How Is This Research Useful to Practitioners?
Investors and traders use metrics to measure risks associated with their investments. These metrics can be based on either simple calculations or more advanced statistical models. As a result, a huge number of metrics have emerged. The authors discuss the drawdown metric, a measure of downside returns over time, because it is intuitive and easy to understand.
The authors show that drawdown is calculated by comparing the value of a cumulative return with a previous peak that is the maximum cumulative return. They also show that the advantages of drawdown include ease of calculation—only historical data are required—and no assumptions about the underlying distribution of returns. Furthermore, the historical drawdown period is variable because it depends on the timing of the peak. As a result, drawdown reflects only factual returns from a past period and has no direct predictive value, which other metrics, such as volatility, imply.
The traditional drawdown approach compares the returns of only a single asset or portfolio. The alternative metric that the authors recommend compares a portfolio drawdown with another benchmark. Comparison with a benchmark is sensible because asset returns are commonly compared with a benchmark return—for example, the information ratio metric. Moreover, the rise in passively managed strategies (e.g., index tracking) has increased the importance of comparing returns with a benchmark. In addition, when there is a limit to risk taking, such a common and widely understood metric as drawdown ensures a common understanding on risk limits, resulting in an industry consensus on interpretation of the metric. Finally, the wide use of the Sharpe ratio (absolute) and the information ratio (relative) in the industry shows the need for both absolute and relative performance metrics.
Because performance metrics are a central piece of information for many investment professionals, this research will appeal to many people working in finance, especially those involved in passive trading strategies.
How Did the Authors Conduct This Research?
The authors assess three methods for determining a benchmark-relative drawdown. The first method compares the investments and benchmark drawdown. This method has its shortcomings owing to the choice of time period. Because there is no direct link between portfolio and benchmark drawdown, this approach can result in false conclusions. The second method uses the portfolio’s cumulative return over the benchmark. Although this approach is easy to calculate, it depends entirely on the choice of start date—and every new start date results in a different outcome—whereas the traditional drawdown metric depends on the high-water mark. The third method uses the ratio of cumulative excess return to maximum cumulative excess return (alpha) to define a high-water mark. This approach also suffers from the choice of start date, and when the time horizon is increased, the sensitivity of the measure decreases.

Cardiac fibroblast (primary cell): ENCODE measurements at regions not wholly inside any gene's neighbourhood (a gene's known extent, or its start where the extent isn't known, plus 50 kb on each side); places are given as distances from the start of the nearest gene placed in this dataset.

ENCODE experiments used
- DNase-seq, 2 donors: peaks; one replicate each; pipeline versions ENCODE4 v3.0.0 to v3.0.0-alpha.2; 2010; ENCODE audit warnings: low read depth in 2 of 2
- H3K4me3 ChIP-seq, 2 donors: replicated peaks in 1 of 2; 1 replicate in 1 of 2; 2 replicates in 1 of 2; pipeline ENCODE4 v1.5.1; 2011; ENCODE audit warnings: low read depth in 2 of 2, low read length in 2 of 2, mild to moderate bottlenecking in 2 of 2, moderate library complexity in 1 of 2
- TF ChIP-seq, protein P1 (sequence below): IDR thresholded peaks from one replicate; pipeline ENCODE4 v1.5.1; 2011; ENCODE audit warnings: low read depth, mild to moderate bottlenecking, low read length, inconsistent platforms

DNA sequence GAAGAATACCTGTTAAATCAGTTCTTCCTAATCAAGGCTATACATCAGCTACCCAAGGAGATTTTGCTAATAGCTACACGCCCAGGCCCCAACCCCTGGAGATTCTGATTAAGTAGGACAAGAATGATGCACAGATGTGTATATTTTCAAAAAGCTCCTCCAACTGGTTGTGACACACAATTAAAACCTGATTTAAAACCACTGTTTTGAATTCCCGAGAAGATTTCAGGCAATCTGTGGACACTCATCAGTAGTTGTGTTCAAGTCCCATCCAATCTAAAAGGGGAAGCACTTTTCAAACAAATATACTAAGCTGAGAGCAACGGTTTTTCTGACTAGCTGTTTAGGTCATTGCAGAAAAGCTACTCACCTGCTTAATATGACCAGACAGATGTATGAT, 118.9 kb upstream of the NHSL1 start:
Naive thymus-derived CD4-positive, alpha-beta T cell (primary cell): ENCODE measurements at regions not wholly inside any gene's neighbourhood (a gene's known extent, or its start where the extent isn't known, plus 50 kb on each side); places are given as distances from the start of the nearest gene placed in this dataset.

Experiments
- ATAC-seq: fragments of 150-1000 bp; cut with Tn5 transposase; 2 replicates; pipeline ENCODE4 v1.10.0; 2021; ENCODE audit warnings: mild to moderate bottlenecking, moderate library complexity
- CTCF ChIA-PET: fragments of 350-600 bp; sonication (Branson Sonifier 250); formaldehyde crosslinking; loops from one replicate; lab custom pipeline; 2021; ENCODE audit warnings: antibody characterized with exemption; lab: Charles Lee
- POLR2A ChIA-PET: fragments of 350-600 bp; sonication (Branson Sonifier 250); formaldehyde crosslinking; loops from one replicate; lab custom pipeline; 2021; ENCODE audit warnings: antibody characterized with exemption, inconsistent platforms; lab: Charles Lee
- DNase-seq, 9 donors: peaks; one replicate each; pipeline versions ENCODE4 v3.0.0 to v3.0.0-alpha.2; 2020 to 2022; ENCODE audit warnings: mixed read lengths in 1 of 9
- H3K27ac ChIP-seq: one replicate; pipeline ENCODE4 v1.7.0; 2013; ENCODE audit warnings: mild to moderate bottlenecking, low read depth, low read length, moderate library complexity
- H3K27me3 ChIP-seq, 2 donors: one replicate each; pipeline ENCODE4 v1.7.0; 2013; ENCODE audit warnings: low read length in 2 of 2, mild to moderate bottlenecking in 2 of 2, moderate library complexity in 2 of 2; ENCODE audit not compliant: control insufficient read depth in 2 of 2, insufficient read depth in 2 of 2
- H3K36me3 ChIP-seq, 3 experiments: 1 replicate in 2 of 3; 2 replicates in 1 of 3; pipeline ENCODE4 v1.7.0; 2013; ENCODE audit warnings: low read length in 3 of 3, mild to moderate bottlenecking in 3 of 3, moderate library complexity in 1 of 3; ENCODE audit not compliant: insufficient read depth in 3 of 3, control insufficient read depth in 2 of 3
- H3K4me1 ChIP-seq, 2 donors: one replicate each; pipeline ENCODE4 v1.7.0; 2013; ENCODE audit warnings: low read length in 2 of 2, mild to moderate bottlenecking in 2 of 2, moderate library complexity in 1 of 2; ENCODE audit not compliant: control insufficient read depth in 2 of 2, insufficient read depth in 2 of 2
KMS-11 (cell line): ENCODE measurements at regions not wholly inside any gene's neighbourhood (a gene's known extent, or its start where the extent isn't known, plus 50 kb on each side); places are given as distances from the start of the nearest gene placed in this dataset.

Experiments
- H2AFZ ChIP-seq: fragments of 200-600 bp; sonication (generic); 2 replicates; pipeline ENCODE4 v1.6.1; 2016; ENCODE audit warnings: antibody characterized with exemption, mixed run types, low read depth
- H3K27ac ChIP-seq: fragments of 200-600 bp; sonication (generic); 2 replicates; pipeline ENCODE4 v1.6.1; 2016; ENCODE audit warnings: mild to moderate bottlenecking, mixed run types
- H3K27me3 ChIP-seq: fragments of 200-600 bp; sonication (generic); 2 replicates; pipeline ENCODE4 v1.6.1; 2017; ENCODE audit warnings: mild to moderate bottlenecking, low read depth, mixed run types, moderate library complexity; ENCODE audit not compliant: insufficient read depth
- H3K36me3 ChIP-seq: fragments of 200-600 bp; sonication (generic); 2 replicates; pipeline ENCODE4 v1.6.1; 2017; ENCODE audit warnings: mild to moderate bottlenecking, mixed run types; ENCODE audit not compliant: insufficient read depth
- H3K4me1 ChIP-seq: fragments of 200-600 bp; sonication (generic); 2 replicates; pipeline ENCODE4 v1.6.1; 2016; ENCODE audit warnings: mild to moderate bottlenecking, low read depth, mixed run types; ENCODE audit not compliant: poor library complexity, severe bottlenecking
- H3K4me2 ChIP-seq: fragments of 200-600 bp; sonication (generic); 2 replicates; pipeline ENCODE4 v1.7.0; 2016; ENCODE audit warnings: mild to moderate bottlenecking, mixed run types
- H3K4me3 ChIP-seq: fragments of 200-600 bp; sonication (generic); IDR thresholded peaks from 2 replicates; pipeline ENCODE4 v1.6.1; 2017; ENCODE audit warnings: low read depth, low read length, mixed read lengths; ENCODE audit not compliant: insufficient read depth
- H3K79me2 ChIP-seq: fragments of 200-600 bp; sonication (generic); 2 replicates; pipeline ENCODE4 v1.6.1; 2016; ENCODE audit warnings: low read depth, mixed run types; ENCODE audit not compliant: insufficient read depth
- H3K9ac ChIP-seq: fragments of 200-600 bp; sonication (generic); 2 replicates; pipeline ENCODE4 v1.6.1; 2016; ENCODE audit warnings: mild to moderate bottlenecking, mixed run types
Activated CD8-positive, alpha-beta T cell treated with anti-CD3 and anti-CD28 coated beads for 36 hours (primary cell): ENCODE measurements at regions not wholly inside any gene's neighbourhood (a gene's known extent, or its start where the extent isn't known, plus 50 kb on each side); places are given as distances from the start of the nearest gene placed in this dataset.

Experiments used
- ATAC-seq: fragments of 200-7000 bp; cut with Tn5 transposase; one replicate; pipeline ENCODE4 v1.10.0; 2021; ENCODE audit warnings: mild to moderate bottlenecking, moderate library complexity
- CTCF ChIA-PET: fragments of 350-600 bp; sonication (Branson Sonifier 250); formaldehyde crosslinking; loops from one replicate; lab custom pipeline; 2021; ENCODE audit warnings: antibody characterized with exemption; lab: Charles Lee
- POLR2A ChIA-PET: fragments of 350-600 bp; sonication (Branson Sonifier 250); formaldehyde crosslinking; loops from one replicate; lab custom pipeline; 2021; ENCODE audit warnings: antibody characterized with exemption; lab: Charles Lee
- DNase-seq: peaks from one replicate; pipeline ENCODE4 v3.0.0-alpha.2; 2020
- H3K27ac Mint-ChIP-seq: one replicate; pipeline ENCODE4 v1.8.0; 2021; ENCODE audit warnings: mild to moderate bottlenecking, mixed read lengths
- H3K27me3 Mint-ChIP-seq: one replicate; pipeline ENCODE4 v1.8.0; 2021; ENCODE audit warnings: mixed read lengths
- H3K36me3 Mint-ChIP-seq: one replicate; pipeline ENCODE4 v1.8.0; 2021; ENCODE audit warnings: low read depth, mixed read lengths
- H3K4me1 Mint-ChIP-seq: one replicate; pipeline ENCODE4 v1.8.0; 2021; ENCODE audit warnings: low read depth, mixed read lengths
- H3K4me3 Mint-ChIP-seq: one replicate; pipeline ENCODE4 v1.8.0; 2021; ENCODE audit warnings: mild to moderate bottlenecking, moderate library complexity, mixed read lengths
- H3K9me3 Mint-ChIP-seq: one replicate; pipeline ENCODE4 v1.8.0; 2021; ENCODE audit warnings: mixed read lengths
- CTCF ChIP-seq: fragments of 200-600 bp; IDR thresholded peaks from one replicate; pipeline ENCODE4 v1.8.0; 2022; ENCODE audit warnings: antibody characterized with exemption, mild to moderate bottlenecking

The authors suggest their own drawdown methodology, which is not sensitive to scale and is easy to understand. Their method uses cumulative returns in series, starting when the portfolio underperforms the benchmark and ending once the portfolio has captured the benchmark.
One of the advantages of this approach is that each new period starts with a drawdown of zero percent, so no scale issues arise. Furthermore, there is a matching of portfolio and benchmark drawdown dates. In addition, this measure reflects the behavior of investors, who tend to buy at peaks. Finally, their method provides simplicity of both presentation and interpretation.
The authors show that using the traditional drawdown measure on their sample results in different conclusions than under their approach. They also show that for their sample, traditional drawdown and active drawdown have a low correlation and thus provide different information.
Performance metrics play an important role in performance analysis and reporting. They provide useful shortcuts for analysts to avoid lengthy analyses and in-depth research. The drawback of these shortcuts is that analysts may not be fully aware of the shortcomings of some metrics. This research provides a good introduction for creating awareness of the strengths and limitations of performance metrics. It also shows that although some metrics may look the same (traditional drawdown and active drawdown), they may convey completely different information. When to use certain metrics—and when not to use them—is a topic that investment professionals should be more aware of, because the general sector approach tends to be a cookie-cutter method.
One of the main drawbacks of working with samples remains the issue of choice. In this article, the examples focus on a global, actively managed portfolio and benchmark, which exhibit a certain amount of volatility, as one would expect. In addition, the choice of time period affects how appropriate various metrics are. Some metrics perform better than others in high-volatility environments with nonsymmetrical returns. In this research, it would have been interesting to assess under what circumstances the traditional and active drawdown measures are most suitable for use. In addition, it would have been interesting to state the strengths and weaknesses of several types of performance measures so that analysts are better equipped to use the right metric given the particular circumstances. Nevertheless, this research makes the investment professional more aware of the limitations of performance measures, emphasizing that as a profession, we need to be cognizant of differences in both the interpretation and the use of metrics.